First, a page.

Close encounters of the Scottish kind

Scotland is flying high when it comes to spooky UFO sightings.

There’s plenty out of this world reports to note, if you believe in things from another world.

We round-up nine of the best known.

The Robert Taylor Incident

This is considered one of the most significant ‘close UFO encounters’ in Scotland. On November 9, 1979, Robert Taylor, a forestry worker, encountered an alleged UFO in a wooded area near Livingston. Taylor turned into a clearing and noticed he was standing a few feet away from a large circular object – six metres wide and three metres high. It appeared to be made of dark grey metallic material with a rough texture. Taylor claimed two spheres dragged him towards the larger object before he lost consciousness. He woke up, battered and bruised, to find himself alone.

First sighing in Bonnybridge

With more than 300 sightings every year, Bonnybridge has become the official UFO capital of Scotland. Forming part of the ‘Falkirk Triangle’, the area stretches from Stirling to a neighbourhood on the outskirts of Edinburgh. The first sighting in Bonnybridge was in 1992. A local businessman, James Walker, was driving from Falkirk to Bonnybridge, when he was suddenly stopped by a sparkling, star-shaped object seemingly flying about over the road and blocking his path. Walker sat in his car and watched it until the object flew away at an incredible speed.


Back in 1992, Pat McLeod was in her car when a flashing light in the sky caught her eye. As she watched, it drew closer and closer. McLeod could make out a ring surrounding the sphere, kind of like Saturn. It was as wide as an aircraft’s wingspan. Around the circumference were windows, glowing with light. The craft hovered over Duddingston Park then drifted to a field next to Niddrie Burn. The object had landed in an area surrounded by high rise flats in broad daylight, yet McLeod seemed to have been the only person to see it.


In December 1983, Tom Coventry was in Glasgow’s King’s Park area. He spotted a low object with spurts of flame. The vessel was grey and shaped like a railway carriage, and it had three windows revealing swirling yellow smoke inside. It moved off slowly before shooting into the sky.

The Fife Incident

On the evening of September 23, 1996, Mary Morrison, her ten-year-old son Peter and her friend, Jane, noticed a huge white light in the sky, which then split into two. They stopped the car and watched the bright spotlights illuminating the ground before them. There was a huge black triangular object with numerous red lights attached to it. Things became more dramatic when Morrison noticed a silhouette of ‘little beings’ in the lights.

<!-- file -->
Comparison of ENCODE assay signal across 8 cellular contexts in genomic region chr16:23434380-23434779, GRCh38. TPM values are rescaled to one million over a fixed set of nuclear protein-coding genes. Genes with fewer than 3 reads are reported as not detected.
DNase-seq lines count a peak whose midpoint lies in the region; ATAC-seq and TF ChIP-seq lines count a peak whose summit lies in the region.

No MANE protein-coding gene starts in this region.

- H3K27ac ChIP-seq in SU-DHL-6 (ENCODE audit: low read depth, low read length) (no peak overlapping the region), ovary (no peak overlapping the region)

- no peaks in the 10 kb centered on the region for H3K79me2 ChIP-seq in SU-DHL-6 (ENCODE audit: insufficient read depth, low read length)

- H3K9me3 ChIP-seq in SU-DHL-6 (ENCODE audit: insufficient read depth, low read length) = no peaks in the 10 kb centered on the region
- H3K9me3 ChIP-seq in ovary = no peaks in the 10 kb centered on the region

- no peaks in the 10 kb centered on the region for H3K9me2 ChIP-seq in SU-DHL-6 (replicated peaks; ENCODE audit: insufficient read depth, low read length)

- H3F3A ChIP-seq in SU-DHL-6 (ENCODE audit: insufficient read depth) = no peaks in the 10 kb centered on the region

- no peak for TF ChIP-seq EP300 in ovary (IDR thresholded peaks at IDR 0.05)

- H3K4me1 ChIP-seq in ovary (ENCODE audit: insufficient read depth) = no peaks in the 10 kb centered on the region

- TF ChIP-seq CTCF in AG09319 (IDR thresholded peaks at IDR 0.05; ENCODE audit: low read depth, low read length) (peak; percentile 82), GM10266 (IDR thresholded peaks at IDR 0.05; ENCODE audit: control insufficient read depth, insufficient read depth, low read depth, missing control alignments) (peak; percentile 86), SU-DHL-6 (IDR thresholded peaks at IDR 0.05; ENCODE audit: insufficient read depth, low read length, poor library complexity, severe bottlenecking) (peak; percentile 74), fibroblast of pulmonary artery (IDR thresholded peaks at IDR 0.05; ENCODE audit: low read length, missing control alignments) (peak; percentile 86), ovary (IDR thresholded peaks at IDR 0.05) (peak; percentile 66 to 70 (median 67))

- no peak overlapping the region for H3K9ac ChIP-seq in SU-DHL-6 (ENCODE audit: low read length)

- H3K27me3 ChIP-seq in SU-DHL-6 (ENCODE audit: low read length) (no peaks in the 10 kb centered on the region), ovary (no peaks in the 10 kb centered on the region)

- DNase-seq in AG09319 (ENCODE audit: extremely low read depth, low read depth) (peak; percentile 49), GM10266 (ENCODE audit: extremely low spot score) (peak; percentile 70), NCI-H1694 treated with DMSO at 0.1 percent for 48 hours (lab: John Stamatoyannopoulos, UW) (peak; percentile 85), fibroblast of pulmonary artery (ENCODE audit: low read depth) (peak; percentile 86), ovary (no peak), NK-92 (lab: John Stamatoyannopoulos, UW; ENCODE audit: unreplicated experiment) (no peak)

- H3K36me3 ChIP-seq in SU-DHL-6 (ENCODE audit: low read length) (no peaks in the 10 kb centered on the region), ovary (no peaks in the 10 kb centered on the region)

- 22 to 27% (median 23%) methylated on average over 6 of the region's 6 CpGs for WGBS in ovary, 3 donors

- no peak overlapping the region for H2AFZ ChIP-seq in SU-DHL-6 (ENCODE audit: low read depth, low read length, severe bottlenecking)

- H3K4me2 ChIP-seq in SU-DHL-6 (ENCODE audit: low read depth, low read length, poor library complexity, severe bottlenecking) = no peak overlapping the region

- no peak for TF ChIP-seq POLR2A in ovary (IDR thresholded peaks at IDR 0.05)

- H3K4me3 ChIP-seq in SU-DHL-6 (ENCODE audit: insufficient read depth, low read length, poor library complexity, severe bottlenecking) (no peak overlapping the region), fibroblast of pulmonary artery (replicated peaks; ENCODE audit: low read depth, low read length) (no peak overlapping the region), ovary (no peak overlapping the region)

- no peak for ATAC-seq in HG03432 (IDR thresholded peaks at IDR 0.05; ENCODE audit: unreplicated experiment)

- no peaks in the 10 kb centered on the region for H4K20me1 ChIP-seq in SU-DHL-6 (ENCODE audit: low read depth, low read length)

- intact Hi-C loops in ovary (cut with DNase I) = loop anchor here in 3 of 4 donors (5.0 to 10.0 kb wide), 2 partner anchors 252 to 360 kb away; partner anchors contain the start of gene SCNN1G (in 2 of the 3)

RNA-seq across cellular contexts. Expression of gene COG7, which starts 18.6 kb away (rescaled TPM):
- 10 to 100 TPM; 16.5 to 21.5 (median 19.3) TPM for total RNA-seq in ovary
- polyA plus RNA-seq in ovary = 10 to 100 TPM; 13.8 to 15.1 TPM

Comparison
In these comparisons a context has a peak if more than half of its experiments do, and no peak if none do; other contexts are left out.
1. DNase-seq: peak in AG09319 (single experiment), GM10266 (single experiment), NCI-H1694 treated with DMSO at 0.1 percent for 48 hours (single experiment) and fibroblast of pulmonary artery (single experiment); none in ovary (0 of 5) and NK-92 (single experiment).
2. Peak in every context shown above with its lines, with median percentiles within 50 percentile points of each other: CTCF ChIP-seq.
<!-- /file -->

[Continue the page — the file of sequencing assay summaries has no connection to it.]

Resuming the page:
Morag Ritchie was woken in the middle of an October night in 2012 by flashing lights in the sky right above her family’s rural Aberdeenshire home. The lights were moving in a spinning motion and occasionally shot off to the side. Ritchie woke the rest of her family up to witness the event. The group ventured outside to film the paranormal object that was seen in the same spot for almost five hours.

The A70 Abduction

On 27 August, 1992, Garry Wood and Colin Wright were driving on the A70 when they spotted a disc-shaped object 20 feet above the road. As they passed below, a shimmering mist touched the car and everything went black. Later, under hypnosis, the men recalled having been forced aboard the UFO by small humanoid creatures, claiming they were examined before being returned to their car.

Loch Ness

Tourists were stunned to find they had caught on camera what appears to be a pair of UFOs hovering above the home of the Loch Ness Monster in April 2015. Alan Betts was on holiday with his wife, Anna, and her parents, when the group captured an image of two mysterious white disc-shaped objects flying over the loch. Betts said he was very sceptical about UFOs, but couldn’t offer an explanation for the spooky picture. ‘Our dog was unsettled that night. He never barks, but I remember laughing at the time saying he’d seen Nessie because he was looking out and barking at the sky. We couldn’t see anything at that time though.’


Two friends were taking photographs of the BP chemicals plant in Grangemouth on 12 November 1991, at around 9.30pm, when they noticed two small dim flashing lights near the Kincardine Bridge. They watched the hovering object and realised it wasn’t making any noise. At the point they took a photograph, the object was about 200 feet above them. What could be seen was the underside of the object – concave, with numerous bright flashing lights.